1. The signing of COMCASA has been a huge surprise for me in terms of the pace of conclusion. Now, F-35 or some future version/model of stealth aircraft purchase from the US looks entirely feasible. Would have loved to know the details, notably the differences between COMCASA and template CISMOA. Alas, it is confidential. Clearly, this government runs a tight ship when it comes to deals and negotiations; with virtually no leakage to the media. Either that or the journalists are deliberately writing articles that ignore facts in favour of their personal point of view and ideological leanings.

  2. AMRAAM coming to IAF fighters?


    HYPOCRITICAL.... BUT NEEDS CAREFUL DELIBERATIONS WITH TRUMP GOING BACK ON IRAN. Today they want us to counterbalance China... Japan has been left high and dry...

    What if in future we are dumped a la Japan??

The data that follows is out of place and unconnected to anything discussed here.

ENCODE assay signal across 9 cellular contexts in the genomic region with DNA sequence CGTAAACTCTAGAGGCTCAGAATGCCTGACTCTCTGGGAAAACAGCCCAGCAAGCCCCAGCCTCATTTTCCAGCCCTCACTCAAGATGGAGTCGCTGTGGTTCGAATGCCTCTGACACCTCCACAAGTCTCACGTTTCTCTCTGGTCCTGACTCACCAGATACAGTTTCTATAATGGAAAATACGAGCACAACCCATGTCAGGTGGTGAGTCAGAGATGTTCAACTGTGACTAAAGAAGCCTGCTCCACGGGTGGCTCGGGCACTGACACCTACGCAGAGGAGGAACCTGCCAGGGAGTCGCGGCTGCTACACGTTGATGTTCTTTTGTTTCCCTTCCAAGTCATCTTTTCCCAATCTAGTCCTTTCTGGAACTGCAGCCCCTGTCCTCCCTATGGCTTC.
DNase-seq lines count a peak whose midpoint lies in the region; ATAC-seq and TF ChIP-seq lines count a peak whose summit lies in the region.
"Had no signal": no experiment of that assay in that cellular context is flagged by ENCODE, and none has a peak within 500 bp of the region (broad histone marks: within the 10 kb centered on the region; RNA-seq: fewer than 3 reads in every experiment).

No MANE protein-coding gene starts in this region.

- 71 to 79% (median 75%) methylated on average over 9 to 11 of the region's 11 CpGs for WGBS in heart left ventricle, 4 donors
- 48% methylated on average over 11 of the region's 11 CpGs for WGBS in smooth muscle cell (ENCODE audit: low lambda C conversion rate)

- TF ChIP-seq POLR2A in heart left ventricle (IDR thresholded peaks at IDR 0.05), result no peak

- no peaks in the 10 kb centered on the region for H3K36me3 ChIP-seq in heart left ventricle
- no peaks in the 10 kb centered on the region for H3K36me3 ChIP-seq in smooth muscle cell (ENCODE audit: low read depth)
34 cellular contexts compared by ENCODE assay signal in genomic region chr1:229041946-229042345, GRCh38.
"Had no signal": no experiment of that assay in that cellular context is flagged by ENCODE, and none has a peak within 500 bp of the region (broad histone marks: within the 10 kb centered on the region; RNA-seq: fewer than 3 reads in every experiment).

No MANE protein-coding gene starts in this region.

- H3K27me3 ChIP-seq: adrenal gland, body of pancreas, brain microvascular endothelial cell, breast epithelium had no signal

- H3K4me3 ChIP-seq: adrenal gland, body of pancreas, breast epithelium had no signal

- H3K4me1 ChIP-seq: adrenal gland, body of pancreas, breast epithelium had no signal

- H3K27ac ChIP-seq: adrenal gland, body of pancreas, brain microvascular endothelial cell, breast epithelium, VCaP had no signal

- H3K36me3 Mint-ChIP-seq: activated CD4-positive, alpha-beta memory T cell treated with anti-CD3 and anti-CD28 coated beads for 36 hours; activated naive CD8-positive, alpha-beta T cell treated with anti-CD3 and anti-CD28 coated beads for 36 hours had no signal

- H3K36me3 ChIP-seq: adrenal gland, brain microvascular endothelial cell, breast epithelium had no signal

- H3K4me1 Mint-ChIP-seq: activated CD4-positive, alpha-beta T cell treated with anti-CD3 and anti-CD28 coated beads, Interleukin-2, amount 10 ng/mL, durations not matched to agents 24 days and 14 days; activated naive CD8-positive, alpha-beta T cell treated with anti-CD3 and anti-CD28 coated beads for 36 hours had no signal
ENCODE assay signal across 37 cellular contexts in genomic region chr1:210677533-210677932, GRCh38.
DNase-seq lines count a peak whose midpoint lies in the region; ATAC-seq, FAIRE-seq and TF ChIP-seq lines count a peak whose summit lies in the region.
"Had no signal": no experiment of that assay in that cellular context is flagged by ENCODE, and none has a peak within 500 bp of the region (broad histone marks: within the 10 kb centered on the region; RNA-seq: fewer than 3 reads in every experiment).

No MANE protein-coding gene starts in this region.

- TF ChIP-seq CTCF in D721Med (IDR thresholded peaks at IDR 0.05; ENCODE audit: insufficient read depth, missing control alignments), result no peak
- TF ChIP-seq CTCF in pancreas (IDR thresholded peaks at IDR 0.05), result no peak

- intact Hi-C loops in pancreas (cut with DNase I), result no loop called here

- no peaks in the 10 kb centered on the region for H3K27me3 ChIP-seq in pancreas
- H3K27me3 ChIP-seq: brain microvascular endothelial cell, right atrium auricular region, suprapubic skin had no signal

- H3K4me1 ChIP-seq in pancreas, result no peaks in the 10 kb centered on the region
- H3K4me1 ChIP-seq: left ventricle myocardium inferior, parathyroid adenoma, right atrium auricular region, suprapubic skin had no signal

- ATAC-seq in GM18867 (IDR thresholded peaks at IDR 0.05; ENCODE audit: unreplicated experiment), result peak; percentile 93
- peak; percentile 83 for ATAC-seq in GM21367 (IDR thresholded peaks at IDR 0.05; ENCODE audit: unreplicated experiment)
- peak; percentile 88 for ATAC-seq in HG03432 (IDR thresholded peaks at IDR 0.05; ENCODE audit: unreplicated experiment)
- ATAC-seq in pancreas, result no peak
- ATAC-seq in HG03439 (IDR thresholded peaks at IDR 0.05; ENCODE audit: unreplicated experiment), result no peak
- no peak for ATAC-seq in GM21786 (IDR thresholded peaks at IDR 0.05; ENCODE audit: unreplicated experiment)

4. "the C-130J and the P-8I were bought with their communications and navigation kits replaced by less potent, commercially-available equipment"

    This line is absolute whoreshit. Encryption is encryption. It doesn't matter if it was made by the americans or indians. The only way you can decrypt it is by using the bruteforce method. The 128bit encryption is the industry standard. It is used by apple, microsoft and every other tech giant in the field.

    Do you know how many buildings(filled with rows of processors) it would take to decrypt a single packet? Every single packet in unique. Months of processing would hardly yield 5 secs of data. All this is after assuming that you can actually grab a sequential row of packets in the first place.

    The problem with your statement is that the lay person can buy into it because he doesn't understand the technical side of things.

    Indian communication systems are encrypted. The only reason the US wants india to sign the COMCASA is because it creates panic and feelings of distrust in russia. The inter-operatability thing is not happening. No indian ship or bird is going to put that equipment on its deck. At best, the indian generals will install it temporarily to satisfy the americans during one of those mutual exercises.

  5. Ajai,